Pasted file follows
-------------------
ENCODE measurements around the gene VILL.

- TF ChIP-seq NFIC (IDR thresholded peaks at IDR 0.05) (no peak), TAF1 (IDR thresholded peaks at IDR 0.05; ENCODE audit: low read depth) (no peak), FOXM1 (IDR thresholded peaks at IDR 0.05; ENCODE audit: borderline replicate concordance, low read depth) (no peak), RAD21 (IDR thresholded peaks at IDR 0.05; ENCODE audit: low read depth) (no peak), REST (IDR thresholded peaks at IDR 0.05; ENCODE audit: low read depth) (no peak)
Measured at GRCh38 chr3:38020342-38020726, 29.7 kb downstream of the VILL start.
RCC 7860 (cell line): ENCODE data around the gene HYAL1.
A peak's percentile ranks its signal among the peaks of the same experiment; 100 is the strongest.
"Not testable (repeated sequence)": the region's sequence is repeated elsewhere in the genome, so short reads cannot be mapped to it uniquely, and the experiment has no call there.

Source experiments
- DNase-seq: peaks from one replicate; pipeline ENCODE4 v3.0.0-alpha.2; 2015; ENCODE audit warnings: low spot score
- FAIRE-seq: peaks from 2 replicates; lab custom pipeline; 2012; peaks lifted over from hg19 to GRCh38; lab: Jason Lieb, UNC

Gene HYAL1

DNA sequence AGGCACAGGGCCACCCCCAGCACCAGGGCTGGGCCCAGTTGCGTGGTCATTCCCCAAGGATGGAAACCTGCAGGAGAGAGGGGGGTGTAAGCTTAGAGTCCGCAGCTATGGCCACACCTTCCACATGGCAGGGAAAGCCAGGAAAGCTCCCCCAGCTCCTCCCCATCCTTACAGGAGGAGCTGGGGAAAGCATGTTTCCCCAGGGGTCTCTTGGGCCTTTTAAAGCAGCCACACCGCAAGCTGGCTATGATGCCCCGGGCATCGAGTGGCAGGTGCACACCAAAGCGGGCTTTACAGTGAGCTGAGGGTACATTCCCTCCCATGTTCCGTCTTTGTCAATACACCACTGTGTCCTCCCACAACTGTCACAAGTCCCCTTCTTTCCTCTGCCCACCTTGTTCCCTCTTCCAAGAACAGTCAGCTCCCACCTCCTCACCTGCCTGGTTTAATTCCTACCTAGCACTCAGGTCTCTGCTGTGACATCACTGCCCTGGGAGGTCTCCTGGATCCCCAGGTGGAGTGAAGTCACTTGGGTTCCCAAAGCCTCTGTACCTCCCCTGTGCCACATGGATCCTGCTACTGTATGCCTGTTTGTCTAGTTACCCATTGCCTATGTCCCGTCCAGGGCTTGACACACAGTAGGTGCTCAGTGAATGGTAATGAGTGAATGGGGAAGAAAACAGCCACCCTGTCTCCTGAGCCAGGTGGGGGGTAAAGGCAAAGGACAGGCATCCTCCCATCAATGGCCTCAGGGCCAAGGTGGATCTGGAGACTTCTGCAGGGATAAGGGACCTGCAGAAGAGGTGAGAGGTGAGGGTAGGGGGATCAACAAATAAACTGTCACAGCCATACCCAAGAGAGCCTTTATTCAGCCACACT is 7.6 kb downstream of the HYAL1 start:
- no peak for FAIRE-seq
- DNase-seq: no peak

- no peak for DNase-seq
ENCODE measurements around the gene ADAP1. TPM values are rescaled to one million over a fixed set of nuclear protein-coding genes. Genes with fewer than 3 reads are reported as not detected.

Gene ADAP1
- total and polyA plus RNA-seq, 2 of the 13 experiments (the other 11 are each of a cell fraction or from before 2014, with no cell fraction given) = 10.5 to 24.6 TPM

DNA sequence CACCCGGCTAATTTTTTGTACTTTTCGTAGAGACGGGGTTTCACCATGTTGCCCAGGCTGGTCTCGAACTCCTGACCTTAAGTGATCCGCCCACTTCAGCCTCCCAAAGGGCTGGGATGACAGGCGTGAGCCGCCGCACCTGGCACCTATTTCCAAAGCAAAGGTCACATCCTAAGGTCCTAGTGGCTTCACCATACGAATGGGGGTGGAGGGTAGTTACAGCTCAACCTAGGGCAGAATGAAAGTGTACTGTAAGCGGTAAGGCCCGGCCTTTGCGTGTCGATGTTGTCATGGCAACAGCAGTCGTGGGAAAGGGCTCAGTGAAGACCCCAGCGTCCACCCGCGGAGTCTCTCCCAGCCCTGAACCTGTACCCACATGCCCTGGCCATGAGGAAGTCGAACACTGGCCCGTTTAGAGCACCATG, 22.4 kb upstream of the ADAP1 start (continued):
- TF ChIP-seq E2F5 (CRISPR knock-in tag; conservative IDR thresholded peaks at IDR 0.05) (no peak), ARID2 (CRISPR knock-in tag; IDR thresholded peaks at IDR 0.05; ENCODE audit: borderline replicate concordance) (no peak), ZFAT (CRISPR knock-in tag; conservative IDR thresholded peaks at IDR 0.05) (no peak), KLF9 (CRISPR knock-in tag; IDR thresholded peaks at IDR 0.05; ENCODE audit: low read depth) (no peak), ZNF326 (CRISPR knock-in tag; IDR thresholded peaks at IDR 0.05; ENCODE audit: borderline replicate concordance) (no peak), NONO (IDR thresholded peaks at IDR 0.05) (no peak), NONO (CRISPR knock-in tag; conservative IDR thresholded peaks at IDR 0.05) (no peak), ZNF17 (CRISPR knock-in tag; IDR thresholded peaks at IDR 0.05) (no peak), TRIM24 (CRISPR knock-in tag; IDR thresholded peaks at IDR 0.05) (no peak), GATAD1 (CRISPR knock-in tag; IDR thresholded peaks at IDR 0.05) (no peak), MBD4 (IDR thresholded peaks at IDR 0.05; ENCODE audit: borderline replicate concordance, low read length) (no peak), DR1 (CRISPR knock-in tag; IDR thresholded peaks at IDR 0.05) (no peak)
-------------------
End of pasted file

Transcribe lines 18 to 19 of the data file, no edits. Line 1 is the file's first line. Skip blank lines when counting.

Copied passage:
DNA sequence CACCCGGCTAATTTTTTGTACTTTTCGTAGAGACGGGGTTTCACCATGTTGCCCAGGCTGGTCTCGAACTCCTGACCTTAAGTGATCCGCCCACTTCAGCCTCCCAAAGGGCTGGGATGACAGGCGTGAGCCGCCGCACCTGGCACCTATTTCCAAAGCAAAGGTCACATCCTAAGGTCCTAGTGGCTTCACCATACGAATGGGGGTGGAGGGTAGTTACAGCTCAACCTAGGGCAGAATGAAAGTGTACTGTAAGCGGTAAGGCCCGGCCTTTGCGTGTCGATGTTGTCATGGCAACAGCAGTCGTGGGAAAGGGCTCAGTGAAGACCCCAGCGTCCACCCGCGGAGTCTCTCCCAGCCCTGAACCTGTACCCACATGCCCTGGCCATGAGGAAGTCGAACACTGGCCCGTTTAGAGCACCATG, 22.4 kb upstream of the ADAP1 start (continued):
- TF ChIP-seq E2F5 (CRISPR knock-in tag; conservative IDR thresholded peaks at IDR 0.05) (no peak), ARID2 (CRISPR knock-in tag; IDR thresholded peaks at IDR 0.05; ENCODE audit: borderline replicate concordance) (no peak), ZFAT (CRISPR knock-in tag; conservative IDR thresholded peaks at IDR 0.05) (no peak), KLF9 (CRISPR knock-in tag; IDR thresholded peaks at IDR 0.05; ENCODE audit: low read depth) (no peak), ZNF326 (CRISPR knock-in tag; IDR thresholded peaks at IDR 0.05; ENCODE audit: borderline replicate concordance) (no peak), NONO (IDR thresholded peaks at IDR 0.05) (no peak), NONO (CRISPR knock-in tag; conservative IDR thresholded peaks at IDR 0.05) (no peak), ZNF17 (CRISPR knock-in tag; IDR thresholded peaks at IDR 0.05) (no peak), TRIM24 (CRISPR knock-in tag; IDR thresholded peaks at IDR 0.05) (no peak), GATAD1 (CRISPR knock-in tag; IDR thresholded peaks at IDR 0.05) (no peak), MBD4 (IDR thresholded peaks at IDR 0.05; ENCODE audit: borderline replicate concordance, low read length) (no peak), DR1 (CRISPR knock-in tag; IDR thresholded peaks at IDR 0.05) (no peak)